“Collaborative care” is preferable to “patient centred care”BMJ 2016; 353 doi: https://doi.org/10.1136/bmj.i2926 (Published 26 May 2016) Cite this as: BMJ 2016;353:i2926
- JK Aronson,
- consultant physician and clinical pharmacologist
- Centre for Evidence Based Medicine, Nuffield Department of Primary Care Health Sciences, Radcliffe Infirmary, Oxford, UK
Some ideas seem so obviously right that any harmful or counterproductive consequences are unthinkable. When such consequences do occur they are unanticipated, as the US sociologist RK Merton called them; unintended, as we now say.1 One such idea is patient centred care.2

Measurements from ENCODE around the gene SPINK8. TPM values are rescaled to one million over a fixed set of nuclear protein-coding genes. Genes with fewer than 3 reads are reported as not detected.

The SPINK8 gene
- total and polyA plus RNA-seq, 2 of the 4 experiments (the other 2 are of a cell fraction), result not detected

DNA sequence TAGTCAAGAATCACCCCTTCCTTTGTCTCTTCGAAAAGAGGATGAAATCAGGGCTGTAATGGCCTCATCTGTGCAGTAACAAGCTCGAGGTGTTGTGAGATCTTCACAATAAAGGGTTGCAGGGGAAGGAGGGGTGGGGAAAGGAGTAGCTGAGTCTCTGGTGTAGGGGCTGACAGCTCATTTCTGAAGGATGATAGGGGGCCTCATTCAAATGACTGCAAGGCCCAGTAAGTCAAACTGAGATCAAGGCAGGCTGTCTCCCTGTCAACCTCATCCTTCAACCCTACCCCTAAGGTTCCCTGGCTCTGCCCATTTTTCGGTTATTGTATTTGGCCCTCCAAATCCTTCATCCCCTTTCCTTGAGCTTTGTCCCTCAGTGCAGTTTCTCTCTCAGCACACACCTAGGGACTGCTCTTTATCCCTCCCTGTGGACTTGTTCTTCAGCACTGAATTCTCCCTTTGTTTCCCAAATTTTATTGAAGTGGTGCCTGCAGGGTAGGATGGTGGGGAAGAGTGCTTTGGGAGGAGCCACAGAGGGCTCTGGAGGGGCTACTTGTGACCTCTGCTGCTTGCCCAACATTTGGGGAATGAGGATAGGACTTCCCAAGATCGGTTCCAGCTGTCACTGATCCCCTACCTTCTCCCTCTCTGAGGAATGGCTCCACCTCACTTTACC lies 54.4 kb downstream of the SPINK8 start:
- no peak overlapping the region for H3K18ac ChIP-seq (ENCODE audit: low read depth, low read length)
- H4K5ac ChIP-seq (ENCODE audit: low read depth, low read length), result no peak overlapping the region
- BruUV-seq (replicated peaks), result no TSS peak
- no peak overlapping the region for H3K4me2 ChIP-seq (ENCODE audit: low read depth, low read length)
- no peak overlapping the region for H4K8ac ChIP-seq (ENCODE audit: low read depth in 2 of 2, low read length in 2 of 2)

The US Institute of Medicine defines patient centred care as “providing care that is respectful of and responsive to individual patient preferences, needs, and values, and ensuring that patient values guide all clinical decisions.”3 The UK Royal College of General Practitioners defines it as “care that is holistic, empowering and that tailors support according to the individual’s priorities and needs.”4
Patients’ welfare (needs, values, priorities, and preferences) should be a focus of attention. But it’s wrong to …
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